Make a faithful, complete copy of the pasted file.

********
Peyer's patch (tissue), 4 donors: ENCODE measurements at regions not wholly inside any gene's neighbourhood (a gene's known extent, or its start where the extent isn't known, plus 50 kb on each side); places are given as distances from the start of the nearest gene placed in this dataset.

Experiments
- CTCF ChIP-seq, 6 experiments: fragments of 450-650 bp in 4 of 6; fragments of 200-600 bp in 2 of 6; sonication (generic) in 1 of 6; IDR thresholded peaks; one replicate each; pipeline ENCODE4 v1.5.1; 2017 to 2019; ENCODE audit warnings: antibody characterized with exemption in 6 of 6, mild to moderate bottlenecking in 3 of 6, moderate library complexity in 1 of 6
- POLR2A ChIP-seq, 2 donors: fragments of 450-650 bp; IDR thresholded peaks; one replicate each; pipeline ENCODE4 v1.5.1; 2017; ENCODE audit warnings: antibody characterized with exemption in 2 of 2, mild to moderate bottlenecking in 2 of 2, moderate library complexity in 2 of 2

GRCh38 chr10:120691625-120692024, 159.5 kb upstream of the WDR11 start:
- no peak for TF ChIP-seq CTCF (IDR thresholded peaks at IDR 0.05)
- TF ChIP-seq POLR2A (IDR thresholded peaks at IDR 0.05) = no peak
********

Peyer's patch (tissue), 4 donors: ENCODE measurements at regions not wholly inside any gene's neighbourhood (a gene's known extent, or its start where the extent isn't known, plus 50 kb on each side); places are given as distances from the start of the nearest gene placed in this dataset.

Experiments
- CTCF ChIP-seq, 6 experiments: fragments of 450-650 bp in 4 of 6; fragments of 200-600 bp in 2 of 6; sonication (generic) in 1 of 6; IDR thresholded peaks; one replicate each; pipeline ENCODE4 v1.5.1; 2017 to 2019; ENCODE audit warnings: antibody characterized with exemption in 6 of 6, mild to moderate bottlenecking in 3 of 6, moderate library complexity in 1 of 6
- POLR2A ChIP-seq, 2 donors: fragments of 450-650 bp; IDR thresholded peaks; one replicate each; pipeline ENCODE4 v1.5.1; 2017; ENCODE audit warnings: antibody characterized with exemption in 2 of 2, mild to moderate bottlenecking in 2 of 2, moderate library complexity in 2 of 2

GRCh38 chr10:120691625-120692024, 159.5 kb upstream of the WDR11 start:
- no peak for TF ChIP-seq CTCF (IDR thresholded peaks at IDR 0.05)
- TF ChIP-seq POLR2A (IDR thresholded peaks at IDR 0.05) = no peak